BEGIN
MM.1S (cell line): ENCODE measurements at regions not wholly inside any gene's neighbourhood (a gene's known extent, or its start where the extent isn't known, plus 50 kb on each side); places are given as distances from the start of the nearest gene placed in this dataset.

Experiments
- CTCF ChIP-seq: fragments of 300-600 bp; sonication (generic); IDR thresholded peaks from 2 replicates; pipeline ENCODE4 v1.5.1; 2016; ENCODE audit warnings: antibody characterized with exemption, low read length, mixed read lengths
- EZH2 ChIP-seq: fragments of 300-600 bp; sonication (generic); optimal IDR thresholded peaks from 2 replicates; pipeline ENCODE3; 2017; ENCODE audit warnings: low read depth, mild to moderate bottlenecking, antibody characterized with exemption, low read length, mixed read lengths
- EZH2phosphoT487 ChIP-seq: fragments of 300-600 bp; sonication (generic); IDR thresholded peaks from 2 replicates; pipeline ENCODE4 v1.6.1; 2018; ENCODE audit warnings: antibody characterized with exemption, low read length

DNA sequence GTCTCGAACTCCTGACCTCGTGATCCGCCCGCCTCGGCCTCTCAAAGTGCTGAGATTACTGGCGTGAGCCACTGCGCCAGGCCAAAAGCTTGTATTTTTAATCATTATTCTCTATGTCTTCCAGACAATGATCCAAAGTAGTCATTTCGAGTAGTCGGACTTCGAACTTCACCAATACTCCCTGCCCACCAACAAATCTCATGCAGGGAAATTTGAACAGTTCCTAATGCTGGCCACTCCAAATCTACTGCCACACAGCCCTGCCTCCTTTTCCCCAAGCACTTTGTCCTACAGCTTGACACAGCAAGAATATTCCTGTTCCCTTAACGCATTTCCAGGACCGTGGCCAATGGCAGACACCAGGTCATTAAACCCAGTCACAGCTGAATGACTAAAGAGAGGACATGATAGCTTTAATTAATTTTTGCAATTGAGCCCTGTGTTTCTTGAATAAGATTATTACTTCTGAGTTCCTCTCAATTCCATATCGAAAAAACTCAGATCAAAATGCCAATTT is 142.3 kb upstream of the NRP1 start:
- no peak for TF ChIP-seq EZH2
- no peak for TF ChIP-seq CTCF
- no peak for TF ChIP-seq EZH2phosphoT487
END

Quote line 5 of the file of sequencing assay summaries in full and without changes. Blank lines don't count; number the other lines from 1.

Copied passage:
- EZH2phosphoT487 ChIP-seq: fragments of 300-600 bp; sonication (generic); IDR thresholded peaks from 2 replicates; pipeline ENCODE4 v1.6.1; 2018; ENCODE audit warnings: antibody characterized with exemption, low read length